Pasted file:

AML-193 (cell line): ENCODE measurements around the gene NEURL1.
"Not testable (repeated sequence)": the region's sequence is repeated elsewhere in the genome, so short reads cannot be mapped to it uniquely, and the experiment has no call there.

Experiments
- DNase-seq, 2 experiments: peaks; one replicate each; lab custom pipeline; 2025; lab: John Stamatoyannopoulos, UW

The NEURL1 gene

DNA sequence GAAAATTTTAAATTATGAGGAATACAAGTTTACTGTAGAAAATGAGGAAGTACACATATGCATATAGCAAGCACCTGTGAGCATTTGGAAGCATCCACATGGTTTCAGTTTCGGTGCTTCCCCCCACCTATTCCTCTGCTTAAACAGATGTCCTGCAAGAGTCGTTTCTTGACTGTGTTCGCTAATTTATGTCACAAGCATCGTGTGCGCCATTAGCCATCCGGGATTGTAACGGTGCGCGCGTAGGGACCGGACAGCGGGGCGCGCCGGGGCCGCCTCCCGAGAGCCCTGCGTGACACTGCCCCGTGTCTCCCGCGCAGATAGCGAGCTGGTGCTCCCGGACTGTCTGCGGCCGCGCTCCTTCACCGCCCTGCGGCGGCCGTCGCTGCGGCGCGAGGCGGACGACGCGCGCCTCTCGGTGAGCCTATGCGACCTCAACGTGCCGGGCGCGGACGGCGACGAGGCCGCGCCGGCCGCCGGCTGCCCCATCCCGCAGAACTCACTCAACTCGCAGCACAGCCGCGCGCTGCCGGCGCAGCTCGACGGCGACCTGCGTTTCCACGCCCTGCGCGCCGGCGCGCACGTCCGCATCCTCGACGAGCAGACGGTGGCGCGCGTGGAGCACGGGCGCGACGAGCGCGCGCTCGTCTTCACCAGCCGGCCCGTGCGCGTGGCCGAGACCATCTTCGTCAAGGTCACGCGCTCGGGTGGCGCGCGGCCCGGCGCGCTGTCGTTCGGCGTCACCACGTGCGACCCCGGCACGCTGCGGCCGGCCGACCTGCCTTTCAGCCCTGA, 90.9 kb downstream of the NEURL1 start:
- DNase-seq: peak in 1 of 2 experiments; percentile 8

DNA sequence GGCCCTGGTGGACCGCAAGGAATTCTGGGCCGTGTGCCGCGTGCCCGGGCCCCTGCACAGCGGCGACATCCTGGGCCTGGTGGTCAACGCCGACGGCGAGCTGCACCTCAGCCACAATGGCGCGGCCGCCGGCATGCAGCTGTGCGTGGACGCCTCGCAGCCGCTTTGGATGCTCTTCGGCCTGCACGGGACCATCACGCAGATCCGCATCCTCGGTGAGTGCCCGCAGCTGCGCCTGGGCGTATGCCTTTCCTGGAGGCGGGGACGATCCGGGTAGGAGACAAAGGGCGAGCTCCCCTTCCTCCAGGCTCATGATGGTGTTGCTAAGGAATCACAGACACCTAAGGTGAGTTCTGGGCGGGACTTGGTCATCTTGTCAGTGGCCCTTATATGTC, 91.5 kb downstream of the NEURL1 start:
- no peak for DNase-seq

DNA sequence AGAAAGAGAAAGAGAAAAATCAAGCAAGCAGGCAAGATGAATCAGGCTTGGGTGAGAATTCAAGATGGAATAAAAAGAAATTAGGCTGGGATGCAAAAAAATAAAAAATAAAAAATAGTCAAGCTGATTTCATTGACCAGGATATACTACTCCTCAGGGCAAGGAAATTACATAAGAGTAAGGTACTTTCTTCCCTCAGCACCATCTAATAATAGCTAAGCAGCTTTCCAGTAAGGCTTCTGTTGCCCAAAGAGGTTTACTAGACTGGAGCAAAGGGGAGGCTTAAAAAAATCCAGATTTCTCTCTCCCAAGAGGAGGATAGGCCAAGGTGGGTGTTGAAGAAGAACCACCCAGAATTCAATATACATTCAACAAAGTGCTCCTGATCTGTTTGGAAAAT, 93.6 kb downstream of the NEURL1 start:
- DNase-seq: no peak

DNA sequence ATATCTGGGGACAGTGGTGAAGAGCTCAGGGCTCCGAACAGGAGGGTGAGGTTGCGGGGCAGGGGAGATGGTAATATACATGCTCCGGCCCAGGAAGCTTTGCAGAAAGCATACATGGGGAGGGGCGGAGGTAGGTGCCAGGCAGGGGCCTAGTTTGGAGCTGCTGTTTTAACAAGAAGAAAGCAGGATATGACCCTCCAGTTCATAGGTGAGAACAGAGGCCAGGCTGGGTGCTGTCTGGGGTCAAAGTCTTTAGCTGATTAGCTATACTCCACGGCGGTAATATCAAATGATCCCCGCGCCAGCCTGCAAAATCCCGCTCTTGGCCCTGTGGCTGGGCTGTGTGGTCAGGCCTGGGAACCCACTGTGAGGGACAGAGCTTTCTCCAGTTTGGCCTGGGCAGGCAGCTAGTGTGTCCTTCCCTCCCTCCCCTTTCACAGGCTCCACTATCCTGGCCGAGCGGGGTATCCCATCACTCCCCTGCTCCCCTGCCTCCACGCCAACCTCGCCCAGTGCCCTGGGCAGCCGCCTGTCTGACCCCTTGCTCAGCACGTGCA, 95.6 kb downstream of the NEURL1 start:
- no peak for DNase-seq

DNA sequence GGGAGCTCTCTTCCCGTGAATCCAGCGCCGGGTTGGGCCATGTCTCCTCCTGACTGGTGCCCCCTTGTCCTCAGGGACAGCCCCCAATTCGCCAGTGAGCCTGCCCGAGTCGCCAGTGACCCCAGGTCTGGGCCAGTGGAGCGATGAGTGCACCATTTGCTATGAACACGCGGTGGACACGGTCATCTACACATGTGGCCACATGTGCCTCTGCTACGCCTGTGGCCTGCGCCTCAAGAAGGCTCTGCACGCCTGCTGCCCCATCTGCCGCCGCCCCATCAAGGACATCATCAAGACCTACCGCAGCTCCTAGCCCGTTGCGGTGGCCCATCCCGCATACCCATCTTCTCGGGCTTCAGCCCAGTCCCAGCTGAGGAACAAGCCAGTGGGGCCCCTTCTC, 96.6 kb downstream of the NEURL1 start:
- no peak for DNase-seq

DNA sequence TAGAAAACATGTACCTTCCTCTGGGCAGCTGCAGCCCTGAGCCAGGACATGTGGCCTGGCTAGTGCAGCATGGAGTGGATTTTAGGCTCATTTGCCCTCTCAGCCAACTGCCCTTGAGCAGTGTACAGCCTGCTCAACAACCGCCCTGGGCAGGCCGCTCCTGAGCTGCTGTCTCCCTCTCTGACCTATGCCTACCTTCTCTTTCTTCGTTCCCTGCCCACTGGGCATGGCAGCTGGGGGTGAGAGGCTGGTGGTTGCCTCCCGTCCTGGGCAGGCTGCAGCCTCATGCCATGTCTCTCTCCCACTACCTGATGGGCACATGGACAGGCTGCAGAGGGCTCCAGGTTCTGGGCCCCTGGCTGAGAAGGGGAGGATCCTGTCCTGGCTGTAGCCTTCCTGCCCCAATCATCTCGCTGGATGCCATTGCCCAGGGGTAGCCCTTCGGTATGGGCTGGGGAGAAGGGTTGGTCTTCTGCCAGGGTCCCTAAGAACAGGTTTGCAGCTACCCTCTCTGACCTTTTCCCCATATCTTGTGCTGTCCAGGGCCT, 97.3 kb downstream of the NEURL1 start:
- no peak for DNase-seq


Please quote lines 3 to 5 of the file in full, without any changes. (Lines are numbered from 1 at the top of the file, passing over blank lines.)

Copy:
Experiments
- DNase-seq, 2 experiments: peaks; one replicate each; lab custom pipeline; 2025; lab: John Stamatoyannopoulos, UW

The NEURL1 gene